Kearns and Sons RS Aesthetics

More Burnt Fork land ‘preserved in perpetuity’


By Michael Howell


Last Thursday, July 25, the Ravalli County Commissioners approved a $150,000 contribution from the Open Lands Bond Program to help fund the placement of a conservation easement on a 244-acre hay farm up the Burnt Fork east of Stevensville. The easement assures that the land will remain in agriculture providing the associated open space and wildlife habitat for future generations of Bitterrooters in perpetuity.

Gavin Ricklefs of the Bitterroot Land Trust, who helped the farm owners, Dave and Mari Laursen, establish the easement, explained how the easement would help protect and sustain the current agricultural operation as well as provide open space, wildlife habitat, and protect valuable water resources. Three creeks run through the property, including Mill Fork, Spring Creek and North Swamp Creek.

Eighty-three percent of the soils on the farm are classified as soils of importance for agriculture in the state. In fact, a large contribution to the establishment of the easement is coming from the national Farm and Ranch Protection Program (FRPP), a federal program designed to help preserve agricultural lands from development.

The appraised value of the easement comes to $585,600. With the cost of placing the easement estimated at $41,635, the total project cost comes in at about $627,235. According to Ricklefs, the project has already been awarded $284,350 from the FRPP. He said that the project ranked second in the entire state of Montana in qualifying for the program funds. $150,000 will come from the County’s Open Lands Bond Program and the remaining $191,760 comes in the form of the landowner’s contribution related to the reduction in value associated with restrictions on any future development. In this case the Laursens have left a single eight-acre building envelope on which the current home and most of the barns and workshops currently sit.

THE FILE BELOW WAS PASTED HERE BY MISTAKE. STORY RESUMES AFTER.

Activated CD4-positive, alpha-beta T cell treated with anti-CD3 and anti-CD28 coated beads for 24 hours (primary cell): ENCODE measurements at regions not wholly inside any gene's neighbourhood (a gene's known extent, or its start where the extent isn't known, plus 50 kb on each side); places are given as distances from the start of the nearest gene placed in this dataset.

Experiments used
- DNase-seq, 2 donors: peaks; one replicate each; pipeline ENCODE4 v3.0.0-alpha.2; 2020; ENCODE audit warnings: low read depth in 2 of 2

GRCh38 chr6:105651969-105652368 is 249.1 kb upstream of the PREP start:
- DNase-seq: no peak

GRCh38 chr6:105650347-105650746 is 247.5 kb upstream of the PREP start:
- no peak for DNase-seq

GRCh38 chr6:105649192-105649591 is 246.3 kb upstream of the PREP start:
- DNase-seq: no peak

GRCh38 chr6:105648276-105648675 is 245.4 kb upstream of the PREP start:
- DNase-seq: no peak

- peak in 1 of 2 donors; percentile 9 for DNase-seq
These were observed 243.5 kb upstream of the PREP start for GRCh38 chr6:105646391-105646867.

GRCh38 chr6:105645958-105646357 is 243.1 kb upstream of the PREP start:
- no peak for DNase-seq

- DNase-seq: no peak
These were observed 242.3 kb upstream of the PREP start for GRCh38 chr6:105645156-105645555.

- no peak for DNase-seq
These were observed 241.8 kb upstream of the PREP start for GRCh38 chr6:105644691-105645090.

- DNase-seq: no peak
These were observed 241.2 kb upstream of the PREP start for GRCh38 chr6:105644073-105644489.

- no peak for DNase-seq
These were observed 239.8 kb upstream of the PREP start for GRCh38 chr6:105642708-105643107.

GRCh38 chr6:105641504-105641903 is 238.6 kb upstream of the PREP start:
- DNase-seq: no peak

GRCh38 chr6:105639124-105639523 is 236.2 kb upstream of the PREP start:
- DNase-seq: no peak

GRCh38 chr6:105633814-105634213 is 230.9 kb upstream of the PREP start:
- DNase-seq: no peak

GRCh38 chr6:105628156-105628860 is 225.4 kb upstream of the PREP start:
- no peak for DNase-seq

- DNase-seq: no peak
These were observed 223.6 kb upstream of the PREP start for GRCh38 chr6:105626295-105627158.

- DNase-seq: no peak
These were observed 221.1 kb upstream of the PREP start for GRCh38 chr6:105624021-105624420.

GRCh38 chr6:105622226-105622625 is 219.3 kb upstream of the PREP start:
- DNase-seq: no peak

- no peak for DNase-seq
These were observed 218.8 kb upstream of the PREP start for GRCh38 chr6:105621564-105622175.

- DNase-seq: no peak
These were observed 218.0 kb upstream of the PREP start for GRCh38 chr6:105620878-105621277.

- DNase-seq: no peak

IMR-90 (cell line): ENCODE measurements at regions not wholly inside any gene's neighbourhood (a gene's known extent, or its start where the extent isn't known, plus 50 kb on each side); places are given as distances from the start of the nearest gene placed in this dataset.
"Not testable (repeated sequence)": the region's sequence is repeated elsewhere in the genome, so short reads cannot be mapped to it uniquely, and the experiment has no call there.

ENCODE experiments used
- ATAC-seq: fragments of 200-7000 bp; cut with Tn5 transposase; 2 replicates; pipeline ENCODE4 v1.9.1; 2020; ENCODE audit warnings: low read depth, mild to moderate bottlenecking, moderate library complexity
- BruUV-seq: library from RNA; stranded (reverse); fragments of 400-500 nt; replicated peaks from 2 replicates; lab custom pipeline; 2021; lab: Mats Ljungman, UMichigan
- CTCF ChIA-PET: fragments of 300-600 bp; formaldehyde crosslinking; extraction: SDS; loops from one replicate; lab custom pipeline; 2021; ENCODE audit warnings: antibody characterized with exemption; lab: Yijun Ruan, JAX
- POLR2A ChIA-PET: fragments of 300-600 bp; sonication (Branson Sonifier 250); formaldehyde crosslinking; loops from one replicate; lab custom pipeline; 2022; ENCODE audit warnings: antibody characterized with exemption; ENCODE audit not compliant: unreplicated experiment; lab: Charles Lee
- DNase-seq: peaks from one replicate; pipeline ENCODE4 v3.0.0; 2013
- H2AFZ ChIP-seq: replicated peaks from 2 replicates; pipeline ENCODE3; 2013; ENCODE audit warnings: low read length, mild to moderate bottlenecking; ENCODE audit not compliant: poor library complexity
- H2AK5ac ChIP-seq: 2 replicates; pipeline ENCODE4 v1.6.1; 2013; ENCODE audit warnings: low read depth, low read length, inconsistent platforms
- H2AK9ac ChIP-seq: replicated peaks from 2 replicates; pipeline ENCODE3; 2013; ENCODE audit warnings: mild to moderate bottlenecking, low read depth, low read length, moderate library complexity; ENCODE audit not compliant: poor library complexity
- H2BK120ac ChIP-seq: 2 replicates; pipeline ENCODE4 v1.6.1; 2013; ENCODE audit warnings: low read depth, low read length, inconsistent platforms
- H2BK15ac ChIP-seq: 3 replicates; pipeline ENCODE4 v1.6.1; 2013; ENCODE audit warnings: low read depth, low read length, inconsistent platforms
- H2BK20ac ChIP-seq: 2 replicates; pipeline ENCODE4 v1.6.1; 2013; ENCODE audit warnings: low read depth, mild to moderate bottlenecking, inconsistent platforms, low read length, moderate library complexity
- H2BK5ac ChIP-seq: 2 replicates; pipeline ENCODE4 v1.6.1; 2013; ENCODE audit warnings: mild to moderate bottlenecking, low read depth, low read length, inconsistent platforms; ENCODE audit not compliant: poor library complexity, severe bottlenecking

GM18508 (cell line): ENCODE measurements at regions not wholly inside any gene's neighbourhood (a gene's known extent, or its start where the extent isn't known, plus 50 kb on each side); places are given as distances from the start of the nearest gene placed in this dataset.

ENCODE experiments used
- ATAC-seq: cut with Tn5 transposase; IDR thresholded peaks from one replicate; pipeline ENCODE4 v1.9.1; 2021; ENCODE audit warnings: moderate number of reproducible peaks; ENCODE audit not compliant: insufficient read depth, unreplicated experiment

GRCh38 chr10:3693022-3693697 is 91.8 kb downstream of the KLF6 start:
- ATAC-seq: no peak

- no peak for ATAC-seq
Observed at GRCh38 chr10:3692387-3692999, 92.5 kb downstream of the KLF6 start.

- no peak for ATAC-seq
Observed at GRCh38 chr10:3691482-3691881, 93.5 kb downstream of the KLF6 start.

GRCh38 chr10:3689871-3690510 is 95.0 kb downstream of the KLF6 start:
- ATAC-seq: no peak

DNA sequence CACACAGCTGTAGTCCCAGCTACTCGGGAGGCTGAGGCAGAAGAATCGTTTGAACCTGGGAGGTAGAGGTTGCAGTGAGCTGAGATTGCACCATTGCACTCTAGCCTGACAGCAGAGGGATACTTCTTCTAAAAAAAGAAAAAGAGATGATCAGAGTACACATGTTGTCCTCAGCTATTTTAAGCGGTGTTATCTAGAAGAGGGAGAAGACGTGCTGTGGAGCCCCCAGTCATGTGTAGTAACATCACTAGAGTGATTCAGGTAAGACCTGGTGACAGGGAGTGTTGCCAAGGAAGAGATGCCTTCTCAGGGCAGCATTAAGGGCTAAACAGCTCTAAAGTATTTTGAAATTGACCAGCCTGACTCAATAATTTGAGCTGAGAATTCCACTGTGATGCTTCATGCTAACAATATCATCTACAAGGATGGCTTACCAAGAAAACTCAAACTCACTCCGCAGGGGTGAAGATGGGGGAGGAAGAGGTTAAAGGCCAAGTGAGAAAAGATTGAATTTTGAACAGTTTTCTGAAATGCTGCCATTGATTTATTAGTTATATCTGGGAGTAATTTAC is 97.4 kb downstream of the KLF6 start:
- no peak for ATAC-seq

The Open Lands Board recommended approval of the OLBP funds unanimously and the project received one of the highest scores to date in the Board’s rating procedure.

The establishment of this conservation easement pushes the total land protected with the use of OLBP funds in the Burnt Fork to about 965 acres. According to Ricklefs, even more easements are currently in the works in the area. Countywide, over 2,800 acres have been protected in finalized easements with another 1,500 acres in pending easements that have not yet closed, bringing the total to over 4,400 acres countywide.
To date about 28% of the original $10 million approved in the Open Lands Bond levy has been used to help place these conservation easements and that contribution has helped leverage about $2.5 million in matching funds from other grant programs and over $5.5 million in landowner contributions in decreased development value.

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